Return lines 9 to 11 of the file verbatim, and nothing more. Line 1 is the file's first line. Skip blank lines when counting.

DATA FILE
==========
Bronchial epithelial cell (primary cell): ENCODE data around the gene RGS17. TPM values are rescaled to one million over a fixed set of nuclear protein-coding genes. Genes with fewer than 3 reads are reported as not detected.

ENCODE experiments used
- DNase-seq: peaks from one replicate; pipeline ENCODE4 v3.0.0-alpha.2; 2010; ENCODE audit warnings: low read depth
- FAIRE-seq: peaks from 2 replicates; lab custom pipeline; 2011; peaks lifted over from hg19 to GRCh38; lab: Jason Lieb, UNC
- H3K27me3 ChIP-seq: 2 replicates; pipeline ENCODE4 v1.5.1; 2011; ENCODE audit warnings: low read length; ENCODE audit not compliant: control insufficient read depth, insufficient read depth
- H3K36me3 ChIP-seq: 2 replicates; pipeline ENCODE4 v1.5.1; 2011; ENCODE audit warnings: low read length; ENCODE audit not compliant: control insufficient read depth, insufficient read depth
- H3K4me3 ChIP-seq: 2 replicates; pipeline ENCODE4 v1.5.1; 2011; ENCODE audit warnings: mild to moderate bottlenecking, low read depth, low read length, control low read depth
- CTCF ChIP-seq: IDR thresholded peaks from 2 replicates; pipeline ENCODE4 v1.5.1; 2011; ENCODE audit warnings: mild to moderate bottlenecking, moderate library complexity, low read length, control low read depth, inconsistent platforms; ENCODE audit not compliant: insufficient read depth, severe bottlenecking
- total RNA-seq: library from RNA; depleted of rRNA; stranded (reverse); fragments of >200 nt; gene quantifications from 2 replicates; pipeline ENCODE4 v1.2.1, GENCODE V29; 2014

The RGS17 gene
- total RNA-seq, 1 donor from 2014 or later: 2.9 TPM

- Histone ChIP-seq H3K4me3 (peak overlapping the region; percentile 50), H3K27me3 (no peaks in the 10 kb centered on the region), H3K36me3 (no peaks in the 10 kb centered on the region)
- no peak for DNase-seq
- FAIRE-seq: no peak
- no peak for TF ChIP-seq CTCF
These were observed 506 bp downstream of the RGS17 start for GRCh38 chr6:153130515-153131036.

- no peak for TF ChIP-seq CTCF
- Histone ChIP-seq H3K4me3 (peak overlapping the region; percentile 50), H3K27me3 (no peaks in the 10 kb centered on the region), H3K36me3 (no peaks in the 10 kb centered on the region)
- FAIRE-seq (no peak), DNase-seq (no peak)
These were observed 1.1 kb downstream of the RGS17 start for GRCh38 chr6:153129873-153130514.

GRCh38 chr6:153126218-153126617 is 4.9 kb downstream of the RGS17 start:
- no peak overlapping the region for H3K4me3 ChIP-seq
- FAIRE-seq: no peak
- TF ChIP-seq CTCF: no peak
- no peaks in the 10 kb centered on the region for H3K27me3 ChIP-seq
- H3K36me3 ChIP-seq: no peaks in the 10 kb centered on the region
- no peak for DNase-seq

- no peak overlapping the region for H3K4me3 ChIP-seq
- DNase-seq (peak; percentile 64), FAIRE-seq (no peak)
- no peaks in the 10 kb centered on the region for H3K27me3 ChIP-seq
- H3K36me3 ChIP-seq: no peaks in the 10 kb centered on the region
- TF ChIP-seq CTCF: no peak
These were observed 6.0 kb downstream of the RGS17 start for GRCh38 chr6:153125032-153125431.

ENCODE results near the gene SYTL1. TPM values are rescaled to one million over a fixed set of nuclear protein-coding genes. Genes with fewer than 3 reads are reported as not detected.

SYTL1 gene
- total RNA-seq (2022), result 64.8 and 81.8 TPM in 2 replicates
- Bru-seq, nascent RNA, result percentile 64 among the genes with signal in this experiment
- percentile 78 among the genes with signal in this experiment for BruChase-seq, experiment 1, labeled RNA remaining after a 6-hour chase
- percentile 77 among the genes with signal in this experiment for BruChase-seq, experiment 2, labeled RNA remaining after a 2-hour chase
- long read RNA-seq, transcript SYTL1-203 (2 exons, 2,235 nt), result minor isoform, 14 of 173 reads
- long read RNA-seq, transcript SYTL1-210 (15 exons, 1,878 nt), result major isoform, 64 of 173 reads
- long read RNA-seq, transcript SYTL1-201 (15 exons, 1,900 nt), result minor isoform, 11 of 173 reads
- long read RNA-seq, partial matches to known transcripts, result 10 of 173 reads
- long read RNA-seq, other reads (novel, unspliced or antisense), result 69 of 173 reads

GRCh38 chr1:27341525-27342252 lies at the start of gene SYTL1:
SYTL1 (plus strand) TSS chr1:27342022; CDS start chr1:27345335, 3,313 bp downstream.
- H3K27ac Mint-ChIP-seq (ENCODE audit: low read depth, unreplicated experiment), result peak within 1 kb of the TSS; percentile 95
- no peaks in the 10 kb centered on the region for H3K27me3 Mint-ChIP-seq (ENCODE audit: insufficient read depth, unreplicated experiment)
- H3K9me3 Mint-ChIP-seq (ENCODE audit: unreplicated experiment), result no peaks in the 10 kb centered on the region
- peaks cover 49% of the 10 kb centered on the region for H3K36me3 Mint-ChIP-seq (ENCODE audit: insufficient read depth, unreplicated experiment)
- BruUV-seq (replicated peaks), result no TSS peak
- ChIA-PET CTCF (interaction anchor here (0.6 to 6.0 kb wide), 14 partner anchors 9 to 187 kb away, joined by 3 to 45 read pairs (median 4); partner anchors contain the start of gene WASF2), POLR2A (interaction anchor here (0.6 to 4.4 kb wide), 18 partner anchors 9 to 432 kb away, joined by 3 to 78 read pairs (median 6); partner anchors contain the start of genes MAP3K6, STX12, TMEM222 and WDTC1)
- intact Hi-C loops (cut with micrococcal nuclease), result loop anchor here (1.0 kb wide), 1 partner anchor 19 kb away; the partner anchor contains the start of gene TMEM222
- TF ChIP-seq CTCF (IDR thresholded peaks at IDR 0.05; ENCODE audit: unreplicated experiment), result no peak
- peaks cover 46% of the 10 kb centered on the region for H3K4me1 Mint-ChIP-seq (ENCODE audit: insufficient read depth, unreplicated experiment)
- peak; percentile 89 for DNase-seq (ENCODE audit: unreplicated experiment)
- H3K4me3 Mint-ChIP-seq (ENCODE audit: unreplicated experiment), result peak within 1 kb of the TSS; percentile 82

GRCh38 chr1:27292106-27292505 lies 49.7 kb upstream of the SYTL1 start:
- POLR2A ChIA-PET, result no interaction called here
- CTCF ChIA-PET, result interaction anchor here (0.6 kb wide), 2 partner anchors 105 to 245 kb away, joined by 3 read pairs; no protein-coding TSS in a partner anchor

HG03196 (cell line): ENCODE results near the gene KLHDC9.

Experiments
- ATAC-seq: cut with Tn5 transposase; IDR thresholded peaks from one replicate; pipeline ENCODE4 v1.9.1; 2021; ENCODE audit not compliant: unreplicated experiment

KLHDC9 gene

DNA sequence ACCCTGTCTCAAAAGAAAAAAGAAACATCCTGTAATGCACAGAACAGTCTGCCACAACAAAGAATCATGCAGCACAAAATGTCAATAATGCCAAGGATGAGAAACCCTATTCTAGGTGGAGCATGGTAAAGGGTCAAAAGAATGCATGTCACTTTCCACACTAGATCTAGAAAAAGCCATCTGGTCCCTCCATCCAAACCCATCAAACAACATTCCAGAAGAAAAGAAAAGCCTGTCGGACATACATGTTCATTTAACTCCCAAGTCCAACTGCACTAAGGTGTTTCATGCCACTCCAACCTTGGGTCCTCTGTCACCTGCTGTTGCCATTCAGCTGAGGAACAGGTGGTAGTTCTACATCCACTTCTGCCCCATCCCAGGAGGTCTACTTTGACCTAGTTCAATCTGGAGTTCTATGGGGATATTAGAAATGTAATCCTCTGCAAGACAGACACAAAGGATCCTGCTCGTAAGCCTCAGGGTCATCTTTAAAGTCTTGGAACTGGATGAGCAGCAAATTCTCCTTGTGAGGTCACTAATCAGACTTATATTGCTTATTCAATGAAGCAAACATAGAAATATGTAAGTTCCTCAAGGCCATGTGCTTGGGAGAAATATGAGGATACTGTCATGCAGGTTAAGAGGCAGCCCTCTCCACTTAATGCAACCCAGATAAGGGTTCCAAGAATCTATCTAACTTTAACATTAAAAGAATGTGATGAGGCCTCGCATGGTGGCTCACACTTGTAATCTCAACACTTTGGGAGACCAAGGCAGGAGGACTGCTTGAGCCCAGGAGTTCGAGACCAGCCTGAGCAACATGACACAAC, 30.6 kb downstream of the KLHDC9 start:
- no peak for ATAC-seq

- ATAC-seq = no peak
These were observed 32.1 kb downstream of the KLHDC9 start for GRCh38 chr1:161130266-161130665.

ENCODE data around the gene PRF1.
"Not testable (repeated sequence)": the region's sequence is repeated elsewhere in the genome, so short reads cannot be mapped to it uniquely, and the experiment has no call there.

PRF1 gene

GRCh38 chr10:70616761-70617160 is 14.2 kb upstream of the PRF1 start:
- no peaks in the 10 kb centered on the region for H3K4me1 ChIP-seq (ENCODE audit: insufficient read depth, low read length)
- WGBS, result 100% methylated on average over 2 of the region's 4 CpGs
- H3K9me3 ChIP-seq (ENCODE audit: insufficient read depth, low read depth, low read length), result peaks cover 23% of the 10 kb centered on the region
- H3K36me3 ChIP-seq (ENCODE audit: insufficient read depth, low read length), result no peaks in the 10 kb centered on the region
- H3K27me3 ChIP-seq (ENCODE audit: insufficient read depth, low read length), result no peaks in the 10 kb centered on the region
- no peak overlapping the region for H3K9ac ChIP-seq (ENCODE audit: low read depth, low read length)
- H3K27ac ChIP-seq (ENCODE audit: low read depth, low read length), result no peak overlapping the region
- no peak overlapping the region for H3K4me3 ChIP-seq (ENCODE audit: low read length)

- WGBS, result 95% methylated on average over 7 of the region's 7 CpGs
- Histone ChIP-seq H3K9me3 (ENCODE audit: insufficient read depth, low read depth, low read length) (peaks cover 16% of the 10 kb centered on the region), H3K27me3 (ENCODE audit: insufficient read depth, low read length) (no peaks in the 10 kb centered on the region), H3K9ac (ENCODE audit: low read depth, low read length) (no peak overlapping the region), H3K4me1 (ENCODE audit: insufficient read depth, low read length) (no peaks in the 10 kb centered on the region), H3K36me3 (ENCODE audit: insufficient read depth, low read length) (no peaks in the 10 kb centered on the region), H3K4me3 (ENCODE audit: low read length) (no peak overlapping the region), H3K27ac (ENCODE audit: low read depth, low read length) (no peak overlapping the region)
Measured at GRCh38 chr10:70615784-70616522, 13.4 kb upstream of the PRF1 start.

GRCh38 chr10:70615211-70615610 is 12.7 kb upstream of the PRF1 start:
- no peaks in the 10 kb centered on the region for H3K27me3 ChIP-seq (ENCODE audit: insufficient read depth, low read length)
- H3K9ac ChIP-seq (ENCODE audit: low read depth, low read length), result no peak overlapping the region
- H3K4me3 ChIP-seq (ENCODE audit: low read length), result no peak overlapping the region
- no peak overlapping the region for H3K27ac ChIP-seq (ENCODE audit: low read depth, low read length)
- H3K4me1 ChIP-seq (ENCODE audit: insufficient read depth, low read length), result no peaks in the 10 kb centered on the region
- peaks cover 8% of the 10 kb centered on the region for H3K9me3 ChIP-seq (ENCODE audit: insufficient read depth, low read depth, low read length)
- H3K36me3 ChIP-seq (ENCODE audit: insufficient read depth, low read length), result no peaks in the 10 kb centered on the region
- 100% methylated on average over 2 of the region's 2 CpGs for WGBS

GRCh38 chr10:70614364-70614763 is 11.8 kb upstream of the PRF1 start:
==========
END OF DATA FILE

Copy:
- total RNA-seq: library from RNA; depleted of rRNA; stranded (reverse); fragments of >200 nt; gene quantifications from 2 replicates; pipeline ENCODE4 v1.2.1, GENCODE V29; 2014

The RGS17 gene
- total RNA-seq, 1 donor from 2014 or later: 2.9 TPM